Casa De Josefina

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Casa De Josefina
Casa de Josefina.jpg
Casa De Josefina is located in Florida
Casa De Josefina
Casa De Josefina is located in the United States
Casa De Josefina
LocationLake Wales, Florida
Coordinates27°51′53″N 81°34′18″W / 27.86472°N 81.57167°W / 27.86472; -81.57167Coordinates: 27°51′53″N 81°34′18″W / 27.86472°N 81.57167°W / 27.86472; -81.57167
ArchitectL.S. Acuff, Edward B. Stratton[2][1]
Architectural styleEclectic with Italian, Spanish, Gothic, and other elements[2]
NRHP reference No.75000567[1]
Added to NRHP10 June 1975[3]
Irwin Arthur Yarnell and Josephine Yarnell

The Casa De Josefina (also known as the Irwin Arthur Yarnell House) is a historic home near Lake Wales, Florida.[1] It is located two miles southeast of Lake Wales off U.S. 27.[2][1] On June 10, 1975, it was added to the U.S. National Register of Historic Places.

Architectural description[edit]

The house is built of stucco-covered coquina in an eclectic Florida Boom style, a blend of Spanish, Italian, and Gothic, and is E-shaped with a corner tower. A porch at the rear connects the rooms in the three wings.[4] The grounds comprise 18 acres.[5][6] Irwin Arthur Yarnell, a banker from Minneapolis who helped develop Florida communities including Highland Park, built it for $1.5 million in 1923 and named it for his wife, Josephine;[5][6] above the front door is a stained-glass window with her name in the grillwork, and there is a sculpture of her profile on a parapet.[4] There were originally gardens including 2,000 species of palms. The house was built by European craftsmen and furnished with antiques bought abroad, and the couple hosted lavish parties there until the Florida bust of 1926 and the stock market crash of 1929 ruined them.[4][6]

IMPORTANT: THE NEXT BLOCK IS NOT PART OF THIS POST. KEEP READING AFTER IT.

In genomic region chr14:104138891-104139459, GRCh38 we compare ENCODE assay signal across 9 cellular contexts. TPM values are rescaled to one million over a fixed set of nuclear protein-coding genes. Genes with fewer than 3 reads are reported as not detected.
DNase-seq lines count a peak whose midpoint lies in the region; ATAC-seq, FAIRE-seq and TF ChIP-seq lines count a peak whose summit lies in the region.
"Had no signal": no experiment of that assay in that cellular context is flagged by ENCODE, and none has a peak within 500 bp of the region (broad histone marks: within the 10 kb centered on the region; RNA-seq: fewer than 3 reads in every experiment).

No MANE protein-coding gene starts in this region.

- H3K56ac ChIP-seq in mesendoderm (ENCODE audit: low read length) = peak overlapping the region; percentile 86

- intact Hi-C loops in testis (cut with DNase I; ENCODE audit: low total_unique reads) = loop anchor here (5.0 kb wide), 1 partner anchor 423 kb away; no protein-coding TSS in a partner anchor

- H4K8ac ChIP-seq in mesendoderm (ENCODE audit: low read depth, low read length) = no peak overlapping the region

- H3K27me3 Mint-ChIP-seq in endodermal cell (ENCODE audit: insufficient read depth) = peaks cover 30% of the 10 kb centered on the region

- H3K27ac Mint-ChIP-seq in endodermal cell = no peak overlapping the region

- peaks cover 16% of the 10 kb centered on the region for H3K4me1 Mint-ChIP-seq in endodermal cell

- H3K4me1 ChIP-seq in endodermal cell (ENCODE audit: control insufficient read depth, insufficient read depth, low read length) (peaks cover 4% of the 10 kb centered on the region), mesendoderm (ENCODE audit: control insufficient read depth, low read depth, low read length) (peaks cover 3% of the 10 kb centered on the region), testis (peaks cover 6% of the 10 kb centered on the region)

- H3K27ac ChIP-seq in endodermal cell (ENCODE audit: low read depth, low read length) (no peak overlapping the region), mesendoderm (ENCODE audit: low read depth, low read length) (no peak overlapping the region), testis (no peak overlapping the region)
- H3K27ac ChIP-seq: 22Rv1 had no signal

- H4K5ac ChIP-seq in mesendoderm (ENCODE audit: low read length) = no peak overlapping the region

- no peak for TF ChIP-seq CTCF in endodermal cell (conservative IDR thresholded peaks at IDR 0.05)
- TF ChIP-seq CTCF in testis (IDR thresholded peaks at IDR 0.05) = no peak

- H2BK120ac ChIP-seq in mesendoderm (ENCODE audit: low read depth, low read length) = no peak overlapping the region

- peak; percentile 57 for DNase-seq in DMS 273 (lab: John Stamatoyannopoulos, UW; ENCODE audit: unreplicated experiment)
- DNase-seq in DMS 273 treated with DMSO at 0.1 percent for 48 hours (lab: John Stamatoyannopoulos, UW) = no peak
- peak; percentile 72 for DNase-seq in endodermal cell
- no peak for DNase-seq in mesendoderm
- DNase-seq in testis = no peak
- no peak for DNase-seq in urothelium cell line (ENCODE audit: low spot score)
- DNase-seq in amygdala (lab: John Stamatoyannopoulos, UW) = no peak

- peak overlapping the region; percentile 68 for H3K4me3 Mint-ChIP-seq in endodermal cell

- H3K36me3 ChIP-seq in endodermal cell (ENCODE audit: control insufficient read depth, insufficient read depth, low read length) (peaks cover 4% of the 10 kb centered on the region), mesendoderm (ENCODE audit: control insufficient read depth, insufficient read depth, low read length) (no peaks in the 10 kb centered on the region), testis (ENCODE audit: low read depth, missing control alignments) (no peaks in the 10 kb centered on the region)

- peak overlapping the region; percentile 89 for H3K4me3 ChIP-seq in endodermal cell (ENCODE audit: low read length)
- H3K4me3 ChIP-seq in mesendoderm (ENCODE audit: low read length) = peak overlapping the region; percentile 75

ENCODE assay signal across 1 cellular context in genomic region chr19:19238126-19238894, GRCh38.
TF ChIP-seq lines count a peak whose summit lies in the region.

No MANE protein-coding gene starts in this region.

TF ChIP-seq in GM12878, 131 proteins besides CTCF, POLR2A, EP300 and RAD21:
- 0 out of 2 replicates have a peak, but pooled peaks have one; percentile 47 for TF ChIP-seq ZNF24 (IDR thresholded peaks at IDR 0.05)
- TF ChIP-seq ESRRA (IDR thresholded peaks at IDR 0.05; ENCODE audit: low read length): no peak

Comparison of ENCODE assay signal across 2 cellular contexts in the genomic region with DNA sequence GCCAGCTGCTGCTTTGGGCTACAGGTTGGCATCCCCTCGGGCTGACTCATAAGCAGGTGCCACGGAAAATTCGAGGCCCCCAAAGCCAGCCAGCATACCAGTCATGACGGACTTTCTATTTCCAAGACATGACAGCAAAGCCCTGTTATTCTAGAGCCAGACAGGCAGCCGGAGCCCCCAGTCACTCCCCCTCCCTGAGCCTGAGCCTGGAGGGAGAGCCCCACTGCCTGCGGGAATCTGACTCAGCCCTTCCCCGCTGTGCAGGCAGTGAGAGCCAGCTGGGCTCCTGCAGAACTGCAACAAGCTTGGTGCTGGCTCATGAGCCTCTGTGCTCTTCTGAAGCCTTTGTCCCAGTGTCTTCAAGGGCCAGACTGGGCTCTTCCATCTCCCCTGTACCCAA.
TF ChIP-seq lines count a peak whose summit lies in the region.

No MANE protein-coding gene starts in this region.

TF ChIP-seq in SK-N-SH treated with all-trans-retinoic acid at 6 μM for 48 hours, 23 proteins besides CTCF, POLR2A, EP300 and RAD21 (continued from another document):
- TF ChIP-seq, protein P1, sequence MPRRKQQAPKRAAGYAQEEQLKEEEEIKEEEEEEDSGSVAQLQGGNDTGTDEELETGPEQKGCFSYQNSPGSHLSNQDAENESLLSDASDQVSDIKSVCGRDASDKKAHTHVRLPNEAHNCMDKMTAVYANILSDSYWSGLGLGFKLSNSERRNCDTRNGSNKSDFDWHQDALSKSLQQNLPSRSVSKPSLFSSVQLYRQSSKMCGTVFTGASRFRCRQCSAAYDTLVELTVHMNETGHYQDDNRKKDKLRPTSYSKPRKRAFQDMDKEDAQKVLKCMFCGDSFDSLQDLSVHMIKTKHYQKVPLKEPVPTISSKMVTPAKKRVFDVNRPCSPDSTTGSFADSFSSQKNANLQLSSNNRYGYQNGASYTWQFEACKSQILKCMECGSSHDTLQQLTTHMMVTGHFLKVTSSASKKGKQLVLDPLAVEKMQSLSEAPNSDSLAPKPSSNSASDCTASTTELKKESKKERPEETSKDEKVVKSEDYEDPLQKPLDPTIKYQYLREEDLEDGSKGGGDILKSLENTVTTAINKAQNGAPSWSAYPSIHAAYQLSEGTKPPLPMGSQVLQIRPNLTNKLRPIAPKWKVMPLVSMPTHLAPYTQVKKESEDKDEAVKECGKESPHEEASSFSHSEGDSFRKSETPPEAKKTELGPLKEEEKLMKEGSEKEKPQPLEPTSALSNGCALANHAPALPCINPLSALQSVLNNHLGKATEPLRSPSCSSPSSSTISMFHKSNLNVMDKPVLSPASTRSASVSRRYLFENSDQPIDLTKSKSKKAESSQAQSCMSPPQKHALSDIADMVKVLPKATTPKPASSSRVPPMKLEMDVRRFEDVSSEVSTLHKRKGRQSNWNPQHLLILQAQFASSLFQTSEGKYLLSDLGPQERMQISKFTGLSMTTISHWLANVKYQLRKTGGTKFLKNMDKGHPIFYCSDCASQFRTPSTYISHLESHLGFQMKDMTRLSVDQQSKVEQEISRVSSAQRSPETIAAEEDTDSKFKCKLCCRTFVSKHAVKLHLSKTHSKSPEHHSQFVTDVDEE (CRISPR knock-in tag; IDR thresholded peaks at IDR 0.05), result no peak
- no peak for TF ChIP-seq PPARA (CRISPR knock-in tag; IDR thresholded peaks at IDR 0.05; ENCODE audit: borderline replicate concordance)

Irwin Yarnell died in 1936; Josephine Yarnell continued to live in the house until her death in 1967.[6] She sold antiques, jewelry, and much of the land.[4] Part of the house served at one point as the Ponce de Leon Hall for Convalescents, and it has also been a boarding house and housed a community center. It was open to the public for tours led by the Yarnell grandchildren in the 1960s. From 1981 it was owned by the Louwsma family, who modified it; it has sometimes been mistaken for a hotel.[6] Contrary to local legends, Josephine Yarnell's family attests that Josephine never believed the house was haunted, but she never refuted such claims because such nonsense kept out trespassers. The family was amused when people later believed Josephine haunted the house, and one claim was her ghost was seen dusting the house, an idea her family thought creative but completely out of character for Josephine. Jean Louwsma said in the 1980s that she thought it was haunted by Josephine herself.[4]


  1. ^ a b c d "National Register of Historic Places - Florida (FL), Polk County". National Register of Historic Places. National Park Service. 2007-08-21.
  2. ^ a b c d "Polk County listings". Florida's History Through Its Places. Florida's Office of Cultural and Historical Programs. 2007-08-21. Archived from the original on 2010-11-23.
  3. ^ "National Register Information System – Casa De Josefina (#75000567)". National Register of Historic Places. National Park Service. 2 November 2013.
  4. ^ a b c d e Hupp, Susanne (13 June 1986). "Love story sparks ghost story". Sun-Sentinel. Orlando Sentinel.
  5. ^ a b "La Casa de Josephina". Highland Park, Florida. Archived from the original on 29 September 2007. From Wilson, Robert H. (1987). The Story of Highland Park Club 1879–1987. Lake Wales, Florida: Women's Division, Highland Park Club. OCLC 50757063.
  6. ^ a b c d e Drumm, Sara (19 September 2013). "32-Room Casa de Josefina has gone through many transformations". The Ledger. Retrieved 11 September 2015.

External links[edit]